Miller said the University has a strong working relationship with both houses as well as the Governor’s office.

“We’re all interested in what’s best for West Virginia and helping to improve the education and lives of our citizens,” he said.

Also at the meeting, the Board approved $7.5 million in new Research Trust Fund contributions for submission to the state for matching funds, bringing the total approved by the BOG to just over $16 million.

Provost Wheatly said the new funding comes from 12 sources (see related story), with names of the donors of the three largest gifts and details of these contributions to be announced publicly at a later date.

With this request, private and state dollars combined will bring WVU’s total to more than $32 million in investments in key research areas, she said.

Rick Kraich, vice president for investments at the WVU Foundation, also reported Foundation investment assets totaled $915 million as of Dec. 31. That includes the endowed investment pool which saw a positive return of 9.6 percent for the first six months of FY11 (July-Dec., 2010). The value of the endowed investment pool stood at $365 million as of Dec. 31, Kraich added.

He also reported that unrestricted funds invested by the Foundation on behalf of the University under Senate Bill 603 saw a positive return of 11.6 percent for the 12 months ending Oct. 31, 2010.

The Foundation acts as an investment agent for WVU and WVU Hospitals.

In other action, the panel approved a motion authorizing Long to negotiate and execute a personnel action discussed in executive session, including forwarding a Board resolution to the Higher Education Policy Commission.

She noted that the action deals with WVU President James P. Clements’ contract.

Once approved by HEPC and signed by the president and Board chair, the terms of the new contract will be made public immediately. It will become effective June 30, 2011.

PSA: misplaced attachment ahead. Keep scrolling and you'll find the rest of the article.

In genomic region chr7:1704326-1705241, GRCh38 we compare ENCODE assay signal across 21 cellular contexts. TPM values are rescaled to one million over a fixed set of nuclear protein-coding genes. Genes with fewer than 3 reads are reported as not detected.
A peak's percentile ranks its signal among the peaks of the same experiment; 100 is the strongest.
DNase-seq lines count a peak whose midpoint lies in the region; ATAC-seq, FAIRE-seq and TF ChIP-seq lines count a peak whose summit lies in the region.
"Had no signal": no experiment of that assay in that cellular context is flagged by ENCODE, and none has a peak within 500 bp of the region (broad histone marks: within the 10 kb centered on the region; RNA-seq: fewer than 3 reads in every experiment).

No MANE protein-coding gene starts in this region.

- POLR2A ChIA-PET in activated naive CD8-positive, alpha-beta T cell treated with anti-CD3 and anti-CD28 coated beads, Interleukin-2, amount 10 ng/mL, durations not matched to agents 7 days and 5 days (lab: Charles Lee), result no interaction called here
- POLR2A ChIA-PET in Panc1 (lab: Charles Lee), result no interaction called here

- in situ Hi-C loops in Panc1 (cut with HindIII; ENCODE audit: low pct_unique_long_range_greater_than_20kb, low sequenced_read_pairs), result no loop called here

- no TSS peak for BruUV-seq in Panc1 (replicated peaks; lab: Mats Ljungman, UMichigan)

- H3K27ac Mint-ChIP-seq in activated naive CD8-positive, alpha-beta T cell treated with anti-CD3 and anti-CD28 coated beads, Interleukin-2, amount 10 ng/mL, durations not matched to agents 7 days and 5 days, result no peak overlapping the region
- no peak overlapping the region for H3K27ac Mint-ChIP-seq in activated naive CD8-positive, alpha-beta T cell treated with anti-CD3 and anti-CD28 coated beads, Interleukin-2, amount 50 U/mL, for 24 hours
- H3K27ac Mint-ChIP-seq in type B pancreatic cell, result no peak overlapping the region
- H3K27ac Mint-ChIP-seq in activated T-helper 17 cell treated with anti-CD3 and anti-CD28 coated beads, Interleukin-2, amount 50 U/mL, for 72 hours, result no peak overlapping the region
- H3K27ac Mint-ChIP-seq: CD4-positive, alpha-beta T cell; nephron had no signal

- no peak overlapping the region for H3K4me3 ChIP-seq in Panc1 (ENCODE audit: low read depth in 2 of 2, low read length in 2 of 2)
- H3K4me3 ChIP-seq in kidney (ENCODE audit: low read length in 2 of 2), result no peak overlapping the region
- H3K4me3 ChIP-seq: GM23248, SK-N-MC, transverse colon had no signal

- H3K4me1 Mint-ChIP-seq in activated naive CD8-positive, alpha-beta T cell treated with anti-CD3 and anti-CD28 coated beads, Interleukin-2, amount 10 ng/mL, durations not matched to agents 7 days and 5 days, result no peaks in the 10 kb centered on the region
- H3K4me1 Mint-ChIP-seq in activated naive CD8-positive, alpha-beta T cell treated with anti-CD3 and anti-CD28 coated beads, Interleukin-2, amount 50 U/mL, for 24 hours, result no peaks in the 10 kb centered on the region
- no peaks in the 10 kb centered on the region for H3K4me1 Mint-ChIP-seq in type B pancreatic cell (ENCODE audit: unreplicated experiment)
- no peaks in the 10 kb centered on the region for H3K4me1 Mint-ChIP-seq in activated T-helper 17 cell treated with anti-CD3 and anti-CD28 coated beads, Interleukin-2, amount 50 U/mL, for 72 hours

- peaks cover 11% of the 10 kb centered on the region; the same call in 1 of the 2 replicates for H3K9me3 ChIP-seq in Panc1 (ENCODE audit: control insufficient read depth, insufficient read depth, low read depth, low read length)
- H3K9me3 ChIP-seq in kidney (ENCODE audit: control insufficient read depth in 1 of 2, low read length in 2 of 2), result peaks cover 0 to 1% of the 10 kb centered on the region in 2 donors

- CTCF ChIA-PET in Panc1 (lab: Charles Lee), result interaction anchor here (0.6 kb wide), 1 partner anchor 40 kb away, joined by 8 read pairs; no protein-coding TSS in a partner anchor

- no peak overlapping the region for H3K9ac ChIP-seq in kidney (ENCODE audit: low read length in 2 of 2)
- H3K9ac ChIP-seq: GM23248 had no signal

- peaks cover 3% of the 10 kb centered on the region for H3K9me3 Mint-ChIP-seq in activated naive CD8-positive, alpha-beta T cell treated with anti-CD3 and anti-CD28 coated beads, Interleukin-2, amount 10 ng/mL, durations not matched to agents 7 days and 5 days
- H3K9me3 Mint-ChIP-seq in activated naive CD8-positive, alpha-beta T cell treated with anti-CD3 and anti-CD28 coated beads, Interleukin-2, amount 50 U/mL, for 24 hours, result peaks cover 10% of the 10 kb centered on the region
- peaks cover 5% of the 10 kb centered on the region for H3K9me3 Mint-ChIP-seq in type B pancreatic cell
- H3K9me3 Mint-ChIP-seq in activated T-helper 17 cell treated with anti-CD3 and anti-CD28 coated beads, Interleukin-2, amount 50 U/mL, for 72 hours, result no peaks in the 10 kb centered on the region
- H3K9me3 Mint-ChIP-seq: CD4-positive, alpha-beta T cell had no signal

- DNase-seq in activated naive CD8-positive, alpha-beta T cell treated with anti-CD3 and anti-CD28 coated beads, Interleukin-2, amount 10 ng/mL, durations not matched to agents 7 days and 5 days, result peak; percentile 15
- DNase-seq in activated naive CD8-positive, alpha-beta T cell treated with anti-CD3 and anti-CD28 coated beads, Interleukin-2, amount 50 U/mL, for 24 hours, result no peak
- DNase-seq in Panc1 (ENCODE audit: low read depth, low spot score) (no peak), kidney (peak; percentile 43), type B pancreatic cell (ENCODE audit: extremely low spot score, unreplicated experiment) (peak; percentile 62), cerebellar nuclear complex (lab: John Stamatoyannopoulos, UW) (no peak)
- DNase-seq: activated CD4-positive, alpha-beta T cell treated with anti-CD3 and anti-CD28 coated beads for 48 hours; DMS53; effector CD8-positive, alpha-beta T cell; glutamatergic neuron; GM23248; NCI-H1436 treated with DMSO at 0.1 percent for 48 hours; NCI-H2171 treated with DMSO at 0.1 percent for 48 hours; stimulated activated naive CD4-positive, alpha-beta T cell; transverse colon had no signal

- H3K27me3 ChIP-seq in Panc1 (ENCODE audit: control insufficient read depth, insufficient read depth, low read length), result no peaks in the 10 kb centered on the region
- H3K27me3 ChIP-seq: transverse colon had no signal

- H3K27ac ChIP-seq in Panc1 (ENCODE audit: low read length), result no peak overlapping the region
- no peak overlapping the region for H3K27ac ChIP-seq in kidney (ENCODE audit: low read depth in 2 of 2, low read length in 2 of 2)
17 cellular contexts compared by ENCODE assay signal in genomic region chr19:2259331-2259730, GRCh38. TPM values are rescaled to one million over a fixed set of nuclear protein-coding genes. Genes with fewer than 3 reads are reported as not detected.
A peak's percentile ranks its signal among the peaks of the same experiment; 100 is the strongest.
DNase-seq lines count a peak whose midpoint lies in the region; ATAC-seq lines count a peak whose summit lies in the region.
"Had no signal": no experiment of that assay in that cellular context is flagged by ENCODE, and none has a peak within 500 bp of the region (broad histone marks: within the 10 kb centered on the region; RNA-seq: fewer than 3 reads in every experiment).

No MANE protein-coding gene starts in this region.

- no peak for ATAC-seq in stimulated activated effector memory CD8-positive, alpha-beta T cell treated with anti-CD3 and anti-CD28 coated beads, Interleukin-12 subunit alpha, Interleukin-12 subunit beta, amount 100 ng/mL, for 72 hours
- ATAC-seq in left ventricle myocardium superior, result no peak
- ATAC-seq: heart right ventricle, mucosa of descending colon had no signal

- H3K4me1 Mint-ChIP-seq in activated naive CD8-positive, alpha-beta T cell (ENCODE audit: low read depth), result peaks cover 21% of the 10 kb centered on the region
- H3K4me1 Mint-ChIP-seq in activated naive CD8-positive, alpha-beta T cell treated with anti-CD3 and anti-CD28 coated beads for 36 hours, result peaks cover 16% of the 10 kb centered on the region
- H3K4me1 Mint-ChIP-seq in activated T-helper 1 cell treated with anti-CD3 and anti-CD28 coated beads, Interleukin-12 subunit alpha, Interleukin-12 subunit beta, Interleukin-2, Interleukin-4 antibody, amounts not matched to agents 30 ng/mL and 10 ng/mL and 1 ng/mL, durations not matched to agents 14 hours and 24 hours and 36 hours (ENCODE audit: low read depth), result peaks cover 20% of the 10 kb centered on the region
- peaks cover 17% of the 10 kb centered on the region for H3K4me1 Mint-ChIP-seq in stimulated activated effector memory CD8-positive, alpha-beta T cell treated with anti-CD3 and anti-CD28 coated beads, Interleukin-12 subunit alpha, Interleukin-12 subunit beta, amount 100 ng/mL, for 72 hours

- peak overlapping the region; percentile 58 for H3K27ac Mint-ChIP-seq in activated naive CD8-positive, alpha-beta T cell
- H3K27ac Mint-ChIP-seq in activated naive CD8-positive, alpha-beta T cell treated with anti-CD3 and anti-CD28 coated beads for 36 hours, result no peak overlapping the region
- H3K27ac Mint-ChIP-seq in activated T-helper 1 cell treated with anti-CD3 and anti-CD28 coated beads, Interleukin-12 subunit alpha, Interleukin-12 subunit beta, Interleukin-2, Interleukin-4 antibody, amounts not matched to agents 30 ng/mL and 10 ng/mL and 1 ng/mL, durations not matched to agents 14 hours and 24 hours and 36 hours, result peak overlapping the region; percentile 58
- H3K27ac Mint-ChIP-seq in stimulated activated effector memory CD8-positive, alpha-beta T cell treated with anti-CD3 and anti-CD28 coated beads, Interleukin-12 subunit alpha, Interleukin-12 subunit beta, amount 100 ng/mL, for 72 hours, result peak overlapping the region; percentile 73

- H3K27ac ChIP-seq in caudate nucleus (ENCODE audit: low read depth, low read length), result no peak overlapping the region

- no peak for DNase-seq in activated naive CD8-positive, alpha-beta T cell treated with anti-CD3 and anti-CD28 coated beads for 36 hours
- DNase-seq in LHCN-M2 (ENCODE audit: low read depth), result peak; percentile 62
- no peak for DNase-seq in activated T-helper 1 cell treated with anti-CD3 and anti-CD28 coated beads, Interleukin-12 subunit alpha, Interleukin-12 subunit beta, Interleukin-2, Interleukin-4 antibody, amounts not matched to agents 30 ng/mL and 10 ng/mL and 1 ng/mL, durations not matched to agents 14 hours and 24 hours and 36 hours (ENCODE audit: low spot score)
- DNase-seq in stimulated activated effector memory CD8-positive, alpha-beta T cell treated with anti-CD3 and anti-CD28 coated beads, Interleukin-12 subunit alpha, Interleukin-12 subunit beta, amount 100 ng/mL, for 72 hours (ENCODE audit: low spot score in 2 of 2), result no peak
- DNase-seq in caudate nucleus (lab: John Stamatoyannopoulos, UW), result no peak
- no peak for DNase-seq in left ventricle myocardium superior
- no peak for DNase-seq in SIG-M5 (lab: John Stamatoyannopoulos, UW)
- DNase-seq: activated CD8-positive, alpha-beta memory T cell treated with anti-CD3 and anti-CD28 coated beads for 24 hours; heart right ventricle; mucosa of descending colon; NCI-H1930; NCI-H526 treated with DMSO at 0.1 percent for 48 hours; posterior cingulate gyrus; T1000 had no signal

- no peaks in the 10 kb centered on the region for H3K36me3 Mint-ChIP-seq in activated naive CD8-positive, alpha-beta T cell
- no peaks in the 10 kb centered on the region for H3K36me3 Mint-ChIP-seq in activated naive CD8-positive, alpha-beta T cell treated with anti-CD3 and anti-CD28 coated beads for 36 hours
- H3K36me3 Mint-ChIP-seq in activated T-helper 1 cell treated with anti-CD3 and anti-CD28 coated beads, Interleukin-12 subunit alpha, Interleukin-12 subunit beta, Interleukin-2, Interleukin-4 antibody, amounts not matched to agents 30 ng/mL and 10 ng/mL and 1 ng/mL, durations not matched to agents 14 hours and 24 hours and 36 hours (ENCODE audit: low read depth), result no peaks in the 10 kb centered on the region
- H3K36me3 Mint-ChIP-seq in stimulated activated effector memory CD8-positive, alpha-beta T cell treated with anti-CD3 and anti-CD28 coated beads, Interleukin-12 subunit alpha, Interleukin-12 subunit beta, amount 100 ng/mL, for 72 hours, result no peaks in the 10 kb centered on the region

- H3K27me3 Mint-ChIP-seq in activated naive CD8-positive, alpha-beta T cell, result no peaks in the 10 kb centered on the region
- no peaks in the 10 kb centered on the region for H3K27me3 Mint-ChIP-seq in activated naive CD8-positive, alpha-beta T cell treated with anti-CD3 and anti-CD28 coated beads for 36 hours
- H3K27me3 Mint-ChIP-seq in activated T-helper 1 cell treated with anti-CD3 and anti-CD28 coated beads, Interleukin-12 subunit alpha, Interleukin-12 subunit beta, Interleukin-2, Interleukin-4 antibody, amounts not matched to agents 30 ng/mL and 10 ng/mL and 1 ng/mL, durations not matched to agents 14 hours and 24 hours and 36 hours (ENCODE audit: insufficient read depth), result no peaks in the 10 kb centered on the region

Clements came to WVU in June 2009 from Towson University, where he served as provost. State law limits initial presidential contracts to two years; however, governing boards may offer contacts up to five years after the initial contract expires.

Also on the agenda was the election of a secretary to replace Ted Mattern who resigned effective Jan. 4 to accept the state superintendent’s position until a permanent superintendent is named. Charleston attorney Tom Flaharty will fill that post until June when an annual election will be held for a new slate of BOG officers.

In addition, Wheeling attorney William D. Wilmoth, who Gov. Earl Ray Tomblin announced Wednesday as Mattern’s replacement, was congratulated by the Board and sworn into office by phone. His term will run through June 2013.

As part of the consent agenda, the Board also approved:

  • Amending a textbook affordability policy for the selection, adoption, use and sale of textbooks.
  • A new graduate program, the Doctor of Philosophy in Business Administration, in alignment with several goals of the 2020 strategic plan
  • The purchase of the third floor of Marina Tower office building for $3.1 million for administrative offices, subject to approval by the state Attorney General and the Joint Committee on Government and Finance. (WVU previously purchased the second and fourth floors.)

The next meeting of the Board will be April 8 at Potomac State College of WVU.